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Steady Chris Tanev defies the odds

by Nolan Kelly / Vancouver Canucks

A rookie defenseman, called up from the minors is an unknown quantity, a reason to worry when the reality of NHL injuries set in.

They are often intimidated and easily excitable. Pressured by NHL forwards who arrive a half second sooner than they do in the minors, they make rookie mistakes and can soon find themselves on the end of the bench.

But some don’t fit the mould. They possess poise beyond their years and an air of calmness that defies logic.

Such is the case with Chris Tanev.

His ascension to the pros, after an early minor league career that saw no notoriety, his limited size, forcing most scouts to conclude he’d never make it, is remarkable.

After one season with the unheralded Rochester Institute of Technology, a school that, in the 50 year history of their hockey program, had yet to produce a single NHL player, Chris Tanev signed with the Canucks.

At the onset of training camp, most assumed Tanev to be the rawest prospect in the Canucks cupboard, a player in need of seasoning in the minors before challenging for a spot with the Canucks.

Tanev is now a month into his NHL career. His game, stripped of all complication, has become a calming presence on a blueline run ragged with injuries. He continues to make the safe play, getting the puck off his stick and on to any one of the bevy of talented forwards up front. Yet, Tanev, whose humble personality is an extension of the way he plays, only credits those around him.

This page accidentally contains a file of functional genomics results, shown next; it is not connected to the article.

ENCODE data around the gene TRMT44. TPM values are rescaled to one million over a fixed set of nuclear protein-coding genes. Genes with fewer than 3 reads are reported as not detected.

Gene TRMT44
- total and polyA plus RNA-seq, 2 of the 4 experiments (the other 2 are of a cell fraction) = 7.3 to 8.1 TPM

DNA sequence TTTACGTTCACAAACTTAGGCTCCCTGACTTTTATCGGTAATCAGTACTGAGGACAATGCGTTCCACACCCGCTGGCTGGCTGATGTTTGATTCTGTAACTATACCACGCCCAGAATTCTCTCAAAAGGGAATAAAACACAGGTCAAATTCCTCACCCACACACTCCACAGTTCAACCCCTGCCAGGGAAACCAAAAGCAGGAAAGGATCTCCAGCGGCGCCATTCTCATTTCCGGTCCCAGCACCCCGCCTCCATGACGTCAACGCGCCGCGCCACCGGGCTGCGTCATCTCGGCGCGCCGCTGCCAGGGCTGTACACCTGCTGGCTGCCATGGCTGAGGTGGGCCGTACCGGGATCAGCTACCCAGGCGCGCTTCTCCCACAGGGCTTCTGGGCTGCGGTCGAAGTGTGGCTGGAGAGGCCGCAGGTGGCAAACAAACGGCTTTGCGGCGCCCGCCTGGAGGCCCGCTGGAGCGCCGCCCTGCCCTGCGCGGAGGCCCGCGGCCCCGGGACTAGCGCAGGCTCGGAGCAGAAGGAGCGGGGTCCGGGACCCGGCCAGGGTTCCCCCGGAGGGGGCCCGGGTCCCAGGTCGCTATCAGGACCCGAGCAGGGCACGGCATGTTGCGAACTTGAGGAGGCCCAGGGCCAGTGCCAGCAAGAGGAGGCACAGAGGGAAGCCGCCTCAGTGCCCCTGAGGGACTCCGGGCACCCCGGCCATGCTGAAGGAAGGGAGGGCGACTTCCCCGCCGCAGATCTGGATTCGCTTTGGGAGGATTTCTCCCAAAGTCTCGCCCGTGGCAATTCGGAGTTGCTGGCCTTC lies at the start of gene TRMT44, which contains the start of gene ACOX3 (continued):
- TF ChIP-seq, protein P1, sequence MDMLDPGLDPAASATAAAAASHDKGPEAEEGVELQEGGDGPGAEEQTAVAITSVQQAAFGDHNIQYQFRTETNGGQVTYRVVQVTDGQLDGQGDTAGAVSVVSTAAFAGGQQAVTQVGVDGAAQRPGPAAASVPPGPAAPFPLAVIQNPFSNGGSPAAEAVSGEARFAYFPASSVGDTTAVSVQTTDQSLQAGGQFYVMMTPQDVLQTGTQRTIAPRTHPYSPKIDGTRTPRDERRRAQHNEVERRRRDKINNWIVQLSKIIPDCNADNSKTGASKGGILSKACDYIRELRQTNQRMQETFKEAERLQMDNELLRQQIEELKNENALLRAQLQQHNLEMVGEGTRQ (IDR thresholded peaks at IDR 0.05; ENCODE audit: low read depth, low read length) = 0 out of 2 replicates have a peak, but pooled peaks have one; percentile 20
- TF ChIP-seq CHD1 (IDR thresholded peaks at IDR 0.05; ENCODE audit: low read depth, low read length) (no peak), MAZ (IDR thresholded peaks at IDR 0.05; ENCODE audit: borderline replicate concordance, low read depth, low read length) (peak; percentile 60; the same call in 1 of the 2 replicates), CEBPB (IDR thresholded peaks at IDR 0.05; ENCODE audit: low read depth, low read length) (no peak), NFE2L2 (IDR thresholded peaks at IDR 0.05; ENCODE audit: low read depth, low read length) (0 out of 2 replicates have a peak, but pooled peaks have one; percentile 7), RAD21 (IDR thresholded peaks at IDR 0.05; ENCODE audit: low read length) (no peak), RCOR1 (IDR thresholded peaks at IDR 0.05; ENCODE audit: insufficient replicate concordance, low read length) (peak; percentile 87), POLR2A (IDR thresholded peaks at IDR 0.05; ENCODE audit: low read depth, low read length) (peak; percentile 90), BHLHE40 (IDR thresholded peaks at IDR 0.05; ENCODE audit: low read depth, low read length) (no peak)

“I’ve surprised myself a little bit, the game is so controlled and it’s easier than I thought playing with players like the Sedins and all the other defenseman,” said Tanev. It’s easier than you think because these guys are so skilled and smart that makes your job a lot easier.”

Tanev’s success can, in part, be attributed to the organizational modularity implemented by Mike Gillis and his staff. The team’s philosophy and structure is omnipresent , easing the transition for young players through each level of their development.

“We play the same way in Manitoba, and that’s helped me a lot,” said Tanev. “In the NHL, the puck moves a lot faster, even though it’s a more controlled game it’s still a lot faster, but playing a similar style makes it easier.”

Tanev is the latest benefactor of a meritocratic system that rewards players based on their recent success. Work hard and play well, and you will get your shot. Get a taste of the pros to whet the appetite then take that desire into the offseason and train harder than you ever have. It’s a philosophy that fosters competition, imposing a strong work ethic in young players at an important stage in their development.

“This experience has motivated me more to become a regular NHLer, you get a little time here and you want to be here for the rest of your career, I know how hard I have to work”, said Tanev.

As the Canucks skate down the stretch and the injuries on defense continue to mount, the team’s dependence on the young defenseman increases. With three more Canucks regulars out for an extended period, Tanev will continue to bear the weight of a heavy workload a little while longer, but he remains unfazed.

“It’s just my personality, I’m calm. Everyone in this dressing room is a leader and I just try to take in as much as I can and learn as much as possible. They’ve all helped me throughout the way.”

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